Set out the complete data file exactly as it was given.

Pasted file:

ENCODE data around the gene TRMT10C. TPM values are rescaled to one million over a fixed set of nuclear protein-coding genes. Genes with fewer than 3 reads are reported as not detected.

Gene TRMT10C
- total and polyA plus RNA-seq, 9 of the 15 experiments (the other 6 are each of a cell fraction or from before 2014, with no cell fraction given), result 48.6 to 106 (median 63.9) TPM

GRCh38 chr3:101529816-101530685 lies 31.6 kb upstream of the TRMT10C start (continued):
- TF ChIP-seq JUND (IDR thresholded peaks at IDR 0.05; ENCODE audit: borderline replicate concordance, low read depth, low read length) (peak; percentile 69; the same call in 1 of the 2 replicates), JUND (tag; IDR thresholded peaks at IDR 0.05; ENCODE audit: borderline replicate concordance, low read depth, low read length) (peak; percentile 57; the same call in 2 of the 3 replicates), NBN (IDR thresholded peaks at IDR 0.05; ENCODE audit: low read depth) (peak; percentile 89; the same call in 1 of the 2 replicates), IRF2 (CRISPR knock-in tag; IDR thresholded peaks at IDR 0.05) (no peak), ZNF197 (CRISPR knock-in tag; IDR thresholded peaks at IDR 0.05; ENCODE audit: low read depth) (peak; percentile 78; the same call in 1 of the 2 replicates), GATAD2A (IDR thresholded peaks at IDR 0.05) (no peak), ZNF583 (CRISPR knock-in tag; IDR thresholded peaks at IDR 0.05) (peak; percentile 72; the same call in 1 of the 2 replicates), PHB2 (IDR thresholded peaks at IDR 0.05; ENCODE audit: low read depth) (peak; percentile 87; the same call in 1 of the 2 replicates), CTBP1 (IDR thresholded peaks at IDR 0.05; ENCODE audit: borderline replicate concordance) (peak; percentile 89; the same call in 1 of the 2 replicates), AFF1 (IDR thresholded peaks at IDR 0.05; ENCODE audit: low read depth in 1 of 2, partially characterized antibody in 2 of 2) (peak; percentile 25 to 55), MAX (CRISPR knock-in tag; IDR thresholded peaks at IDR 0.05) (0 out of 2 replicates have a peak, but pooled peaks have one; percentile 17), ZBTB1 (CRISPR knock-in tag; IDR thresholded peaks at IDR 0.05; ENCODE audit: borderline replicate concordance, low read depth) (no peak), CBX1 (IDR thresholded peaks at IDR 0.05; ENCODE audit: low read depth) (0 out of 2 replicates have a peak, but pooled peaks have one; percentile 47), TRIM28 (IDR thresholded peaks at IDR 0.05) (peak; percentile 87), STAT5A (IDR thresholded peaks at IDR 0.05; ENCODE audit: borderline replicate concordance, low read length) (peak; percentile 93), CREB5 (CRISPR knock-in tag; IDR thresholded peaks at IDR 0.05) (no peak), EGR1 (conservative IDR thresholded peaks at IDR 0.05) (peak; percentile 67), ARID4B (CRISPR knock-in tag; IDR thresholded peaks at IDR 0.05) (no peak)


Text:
ENCODE data around the gene TRMT10C. TPM values are rescaled to one million over a fixed set of nuclear protein-coding genes. Genes with fewer than 3 reads are reported as not detected.

Gene TRMT10C
- total and polyA plus RNA-seq, 9 of the 15 experiments (the other 6 are each of a cell fraction or from before 2014, with no cell fraction given), result 48.6 to 106 (median 63.9) TPM

GRCh38 chr3:101529816-101530685 lies 31.6 kb upstream of the TRMT10C start (continued):
- TF ChIP-seq JUND (IDR thresholded peaks at IDR 0.05; ENCODE audit: borderline replicate concordance, low read depth, low read length) (peak; percentile 69; the same call in 1 of the 2 replicates), JUND (tag; IDR thresholded peaks at IDR 0.05; ENCODE audit: borderline replicate concordance, low read depth, low read length) (peak; percentile 57; the same call in 2 of the 3 replicates), NBN (IDR thresholded peaks at IDR 0.05; ENCODE audit: low read depth) (peak; percentile 89; the same call in 1 of the 2 replicates), IRF2 (CRISPR knock-in tag; IDR thresholded peaks at IDR 0.05) (no peak), ZNF197 (CRISPR knock-in tag; IDR thresholded peaks at IDR 0.05; ENCODE audit: low read depth) (peak; percentile 78; the same call in 1 of the 2 replicates), GATAD2A (IDR thresholded peaks at IDR 0.05) (no peak), ZNF583 (CRISPR knock-in tag; IDR thresholded peaks at IDR 0.05) (peak; percentile 72; the same call in 1 of the 2 replicates), PHB2 (IDR thresholded peaks at IDR 0.05; ENCODE audit: low read depth) (peak; percentile 87; the same call in 1 of the 2 replicates), CTBP1 (IDR thresholded peaks at IDR 0.05; ENCODE audit: borderline replicate concordance) (peak; percentile 89; the same call in 1 of the 2 replicates), AFF1 (IDR thresholded peaks at IDR 0.05; ENCODE audit: low read depth in 1 of 2, partially characterized antibody in 2 of 2) (peak; percentile 25 to 55), MAX (CRISPR knock-in tag; IDR thresholded peaks at IDR 0.05) (0 out of 2 replicates have a peak, but pooled peaks have one; percentile 17), ZBTB1 (CRISPR knock-in tag; IDR thresholded peaks at IDR 0.05; ENCODE audit: borderline replicate concordance, low read depth) (no peak), CBX1 (IDR thresholded peaks at IDR 0.05; ENCODE audit: low read depth) (0 out of 2 replicates have a peak, but pooled peaks have one; percentile 47), TRIM28 (IDR thresholded peaks at IDR 0.05) (peak; percentile 87), STAT5A (IDR thresholded peaks at IDR 0.05; ENCODE audit: borderline replicate concordance, low read length) (peak; percentile 93), CREB5 (CRISPR knock-in tag; IDR thresholded peaks at IDR 0.05) (no peak), EGR1 (conservative IDR thresholded peaks at IDR 0.05) (peak; percentile 67), ARID4B (CRISPR knock-in tag; IDR thresholded peaks at IDR 0.05) (no peak)